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A light post introducing two maps showing the difference in shaking in the September 4th and February 22nd earthquakes.

If you are looking for my news feed on the Christchurch/Lyttelton earthquake, I post comments updating news here; older comments can be found on an older post.

During the 22nd February Lyttelton earthquake my uncle’s bath, half-full with water, was thrown up in the air to meet the taps on the wall.

We’re held on this planet by gravity, 1 G’s worth.

Any force that throws things up upwards has to be greater than gravity’s pull downwards.

One way geologists measure earth movements is to record the acceleration in movements of the ground.

Acceleration is the amount of change in speed. You plant your foot on the pedal in a car, the rate at which the speed increases is acceleration.*

Peak Ground Acceleration (PGA) is the amount of acceleration of movement of the earth at the point recorded, reported as a percentage of gravity’s acceleration (9.80655 m/s2).

Below are the peak ground acceleration maps for the Sep 4th earthquake and below it the February 22nd earthquake that I found on the GeoNet website (click on the image to see the full images at the GNS website):

PGA values for Darfield September 4th, 2010 earthquake; map from GNS GeoNet website (cropped, with legend moved)

PGA values for Darfield September 4th, 2010 earthquake; map from GNS GeoNet website (cropped, with legend moved)

PGA values for Lyttelton Feb 22nd, 2011 earthquake; map from GNS GeoNet website (cropped, with legend moved)

PGA values for Lyttelton Feb 22nd, 2011 earthquake; map from GNS GeoNet website (cropped, with legend moved)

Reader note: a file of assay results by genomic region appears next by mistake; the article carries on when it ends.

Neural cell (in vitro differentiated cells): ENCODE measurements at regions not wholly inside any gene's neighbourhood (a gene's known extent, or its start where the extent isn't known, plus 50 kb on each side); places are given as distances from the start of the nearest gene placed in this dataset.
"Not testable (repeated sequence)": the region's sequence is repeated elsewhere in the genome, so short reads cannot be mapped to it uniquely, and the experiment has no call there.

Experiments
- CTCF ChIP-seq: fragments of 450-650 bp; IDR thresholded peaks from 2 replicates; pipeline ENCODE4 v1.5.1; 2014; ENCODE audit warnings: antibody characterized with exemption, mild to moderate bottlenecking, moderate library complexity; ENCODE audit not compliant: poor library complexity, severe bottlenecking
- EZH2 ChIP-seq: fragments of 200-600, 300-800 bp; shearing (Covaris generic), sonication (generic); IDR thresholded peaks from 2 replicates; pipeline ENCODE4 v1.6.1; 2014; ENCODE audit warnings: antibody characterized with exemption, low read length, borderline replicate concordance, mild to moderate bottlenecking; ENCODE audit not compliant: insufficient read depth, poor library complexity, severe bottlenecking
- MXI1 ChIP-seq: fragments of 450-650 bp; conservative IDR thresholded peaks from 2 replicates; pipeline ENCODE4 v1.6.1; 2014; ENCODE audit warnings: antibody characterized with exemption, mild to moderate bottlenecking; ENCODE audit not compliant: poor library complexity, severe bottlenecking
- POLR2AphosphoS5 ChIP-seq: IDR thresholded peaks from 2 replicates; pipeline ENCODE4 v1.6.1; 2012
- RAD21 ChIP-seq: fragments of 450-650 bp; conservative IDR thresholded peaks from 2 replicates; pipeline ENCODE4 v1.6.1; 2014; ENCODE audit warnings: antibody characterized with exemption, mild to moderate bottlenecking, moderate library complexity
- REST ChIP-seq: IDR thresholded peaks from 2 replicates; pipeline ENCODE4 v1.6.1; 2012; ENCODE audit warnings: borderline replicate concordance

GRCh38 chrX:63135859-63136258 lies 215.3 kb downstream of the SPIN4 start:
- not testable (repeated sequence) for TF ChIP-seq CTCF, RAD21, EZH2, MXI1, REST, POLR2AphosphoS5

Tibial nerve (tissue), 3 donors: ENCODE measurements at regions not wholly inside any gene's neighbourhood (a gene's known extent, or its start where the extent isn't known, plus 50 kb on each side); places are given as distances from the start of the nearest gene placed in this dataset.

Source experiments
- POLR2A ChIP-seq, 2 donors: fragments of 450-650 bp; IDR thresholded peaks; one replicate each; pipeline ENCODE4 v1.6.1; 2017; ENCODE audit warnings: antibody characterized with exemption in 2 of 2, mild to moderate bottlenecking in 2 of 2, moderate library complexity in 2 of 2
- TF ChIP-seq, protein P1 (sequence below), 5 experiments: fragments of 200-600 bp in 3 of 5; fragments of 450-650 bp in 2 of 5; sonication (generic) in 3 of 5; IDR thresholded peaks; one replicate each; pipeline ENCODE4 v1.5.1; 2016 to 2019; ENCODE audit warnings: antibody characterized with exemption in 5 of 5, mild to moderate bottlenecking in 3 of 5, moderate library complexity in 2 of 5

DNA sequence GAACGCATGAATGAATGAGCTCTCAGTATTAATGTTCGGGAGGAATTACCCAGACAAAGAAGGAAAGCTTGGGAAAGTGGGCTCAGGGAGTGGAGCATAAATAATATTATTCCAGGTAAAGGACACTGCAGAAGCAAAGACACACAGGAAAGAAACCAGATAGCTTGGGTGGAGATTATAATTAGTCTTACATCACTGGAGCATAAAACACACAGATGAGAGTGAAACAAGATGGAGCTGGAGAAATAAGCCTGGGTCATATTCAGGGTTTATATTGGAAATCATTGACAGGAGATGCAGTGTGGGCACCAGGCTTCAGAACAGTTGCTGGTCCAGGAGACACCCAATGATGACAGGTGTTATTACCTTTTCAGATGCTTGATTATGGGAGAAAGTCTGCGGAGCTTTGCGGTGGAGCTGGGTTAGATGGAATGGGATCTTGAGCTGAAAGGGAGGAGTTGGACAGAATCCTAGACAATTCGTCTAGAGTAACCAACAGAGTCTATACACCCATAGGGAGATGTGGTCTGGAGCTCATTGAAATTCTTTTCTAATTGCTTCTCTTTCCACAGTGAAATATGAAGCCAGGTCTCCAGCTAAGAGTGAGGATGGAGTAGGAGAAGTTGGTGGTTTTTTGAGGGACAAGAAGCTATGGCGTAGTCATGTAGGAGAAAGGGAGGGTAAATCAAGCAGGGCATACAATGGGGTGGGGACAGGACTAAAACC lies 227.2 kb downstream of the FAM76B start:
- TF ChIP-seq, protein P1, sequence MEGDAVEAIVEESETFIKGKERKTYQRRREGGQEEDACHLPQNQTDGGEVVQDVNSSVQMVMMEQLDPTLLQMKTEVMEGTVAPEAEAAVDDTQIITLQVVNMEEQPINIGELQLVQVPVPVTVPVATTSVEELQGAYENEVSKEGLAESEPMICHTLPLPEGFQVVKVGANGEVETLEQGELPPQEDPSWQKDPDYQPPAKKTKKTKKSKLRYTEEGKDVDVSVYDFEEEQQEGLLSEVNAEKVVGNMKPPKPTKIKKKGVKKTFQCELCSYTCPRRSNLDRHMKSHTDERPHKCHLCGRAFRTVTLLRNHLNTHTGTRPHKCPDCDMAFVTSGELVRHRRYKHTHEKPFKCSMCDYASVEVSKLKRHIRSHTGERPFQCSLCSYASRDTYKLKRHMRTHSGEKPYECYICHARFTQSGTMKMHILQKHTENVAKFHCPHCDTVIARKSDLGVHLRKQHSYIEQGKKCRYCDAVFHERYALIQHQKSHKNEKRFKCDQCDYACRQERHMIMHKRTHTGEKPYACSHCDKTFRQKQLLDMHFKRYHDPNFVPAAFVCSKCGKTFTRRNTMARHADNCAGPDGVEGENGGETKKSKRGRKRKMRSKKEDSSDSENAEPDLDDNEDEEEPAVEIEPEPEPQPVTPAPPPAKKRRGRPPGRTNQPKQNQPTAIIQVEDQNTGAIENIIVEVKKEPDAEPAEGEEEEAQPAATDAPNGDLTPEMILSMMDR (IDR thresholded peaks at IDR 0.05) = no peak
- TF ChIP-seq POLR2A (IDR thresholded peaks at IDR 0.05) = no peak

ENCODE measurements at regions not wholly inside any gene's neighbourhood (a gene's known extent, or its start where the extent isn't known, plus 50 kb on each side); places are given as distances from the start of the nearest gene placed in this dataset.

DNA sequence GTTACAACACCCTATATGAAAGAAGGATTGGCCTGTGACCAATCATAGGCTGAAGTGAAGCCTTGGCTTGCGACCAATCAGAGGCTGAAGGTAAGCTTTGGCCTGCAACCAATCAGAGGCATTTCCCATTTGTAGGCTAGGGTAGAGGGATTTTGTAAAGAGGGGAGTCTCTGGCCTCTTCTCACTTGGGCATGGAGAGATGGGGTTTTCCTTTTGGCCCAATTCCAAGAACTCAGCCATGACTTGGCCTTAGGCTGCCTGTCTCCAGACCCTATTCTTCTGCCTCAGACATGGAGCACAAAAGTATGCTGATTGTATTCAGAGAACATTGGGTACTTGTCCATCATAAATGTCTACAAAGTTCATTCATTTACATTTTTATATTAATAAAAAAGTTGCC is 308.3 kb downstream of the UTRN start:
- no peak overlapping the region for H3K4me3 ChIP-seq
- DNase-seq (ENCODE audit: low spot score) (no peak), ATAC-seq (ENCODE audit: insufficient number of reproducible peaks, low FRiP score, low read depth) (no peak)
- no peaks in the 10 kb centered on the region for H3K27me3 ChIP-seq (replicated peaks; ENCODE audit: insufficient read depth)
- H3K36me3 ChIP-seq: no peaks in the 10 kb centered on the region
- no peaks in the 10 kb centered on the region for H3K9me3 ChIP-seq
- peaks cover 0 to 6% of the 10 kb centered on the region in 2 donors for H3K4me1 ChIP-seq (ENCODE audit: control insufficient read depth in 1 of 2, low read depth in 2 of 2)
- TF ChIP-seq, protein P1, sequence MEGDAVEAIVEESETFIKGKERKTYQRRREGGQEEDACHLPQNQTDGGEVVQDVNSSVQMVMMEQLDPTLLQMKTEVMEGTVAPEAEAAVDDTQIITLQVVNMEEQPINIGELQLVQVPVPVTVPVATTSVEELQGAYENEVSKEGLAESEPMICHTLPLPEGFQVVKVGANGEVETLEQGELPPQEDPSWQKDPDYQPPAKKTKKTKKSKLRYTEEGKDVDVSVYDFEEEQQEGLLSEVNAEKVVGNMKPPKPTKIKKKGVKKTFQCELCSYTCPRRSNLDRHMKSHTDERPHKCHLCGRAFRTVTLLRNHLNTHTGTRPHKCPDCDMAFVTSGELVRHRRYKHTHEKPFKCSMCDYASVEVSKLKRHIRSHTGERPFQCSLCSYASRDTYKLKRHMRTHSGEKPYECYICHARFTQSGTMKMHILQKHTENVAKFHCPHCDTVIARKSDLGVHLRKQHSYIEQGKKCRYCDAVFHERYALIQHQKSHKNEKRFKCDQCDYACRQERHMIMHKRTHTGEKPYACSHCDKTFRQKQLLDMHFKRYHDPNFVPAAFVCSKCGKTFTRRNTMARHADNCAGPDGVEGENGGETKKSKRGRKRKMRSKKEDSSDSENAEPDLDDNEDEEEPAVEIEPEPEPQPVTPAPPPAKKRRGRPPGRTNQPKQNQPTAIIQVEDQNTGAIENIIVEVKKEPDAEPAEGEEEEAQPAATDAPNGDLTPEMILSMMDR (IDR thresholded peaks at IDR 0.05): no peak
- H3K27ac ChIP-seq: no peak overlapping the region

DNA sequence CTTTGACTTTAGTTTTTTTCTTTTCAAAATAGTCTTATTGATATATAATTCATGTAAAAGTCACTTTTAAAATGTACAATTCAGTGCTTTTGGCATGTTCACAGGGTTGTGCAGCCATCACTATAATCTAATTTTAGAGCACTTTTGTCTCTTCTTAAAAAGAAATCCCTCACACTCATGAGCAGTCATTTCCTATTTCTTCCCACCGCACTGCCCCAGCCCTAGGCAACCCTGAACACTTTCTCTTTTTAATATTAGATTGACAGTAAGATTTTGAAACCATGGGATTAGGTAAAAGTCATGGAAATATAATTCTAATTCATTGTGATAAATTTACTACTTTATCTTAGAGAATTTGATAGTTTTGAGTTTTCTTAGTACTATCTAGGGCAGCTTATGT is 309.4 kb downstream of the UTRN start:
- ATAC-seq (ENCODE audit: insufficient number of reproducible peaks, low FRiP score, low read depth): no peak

These maps show the peak ground acceleration at particular points (coloured boxes), with a few landscape features sketched in. The black lines are coastlines and rivers, the red lines roads. The CBD is roughly the area of the right-hand half of that bounded by the two red lines (roads) at 90˚ to each other at the upper-left of the sections of the maps I’ve shown.

In the February 22nd earthquake the central business district (CBD), perhaps the part of the city with the largest group of vulnerable buildings, experienced a little shy of three times the ground acceleration it did in the larger magnitude September 4th event.

Earthquakes don’t just shake things sideways they toss them upwards too, like my uncle’s bath. Things that go up have to come back down; not everything is built to take that well. As Dr Hamish Campbell of GNS Science is quoted as having said:

“’No wonder so many stone churches were destroyed. They are simply not designed to be thrown up in the air and then go into freefall.’

The peak ground acceleration values in the CBD range roughly 18-28% of gravity’s acceleration in the CBD for the September 4th event. In the February 22nd event, the same area experienced a peak ground acceleration of 57-80% of gravity’s acceleration. (100%g is the same acceleration as gravity.)

The largest peak ground acceleration was recorded near Heathcote Valley Primary School: 220 %g, a little over twice the acceleration of gravity. This is apparently the highest ever recorded in New Zealand.

Aimee has written pointing to one possible cause of the particularly strong shaking observed: echoing from underlying basaltic rock. One good early summary of possible contributing factors is at The Landslide Blog. In time we’ll see more detailed accounts of precisely why this earthquake packed such a punch.

(* [Added later] It is the change in speed (acceleration) that you feel, not speed itself. Similarly, to travel upwards you need to accelerate against gravity.)

Update (2nd March 2011): Architect and fellow science blogger Ken Collins has written about ground acceleration in terms of effects on buildings and the building standards. Recommended reading. (At the very end he lets slip that he is another Blackadder fan!)

(Updated 7th March: corrected error in date.)


Other articles on Code for Life:

6.3 earthquake in Christchurch

Finding platypus venom

On alternatives to academic careers and “letting go”

Autism – looking for parent-of-origin effects

Capturing bodies – medical imaging data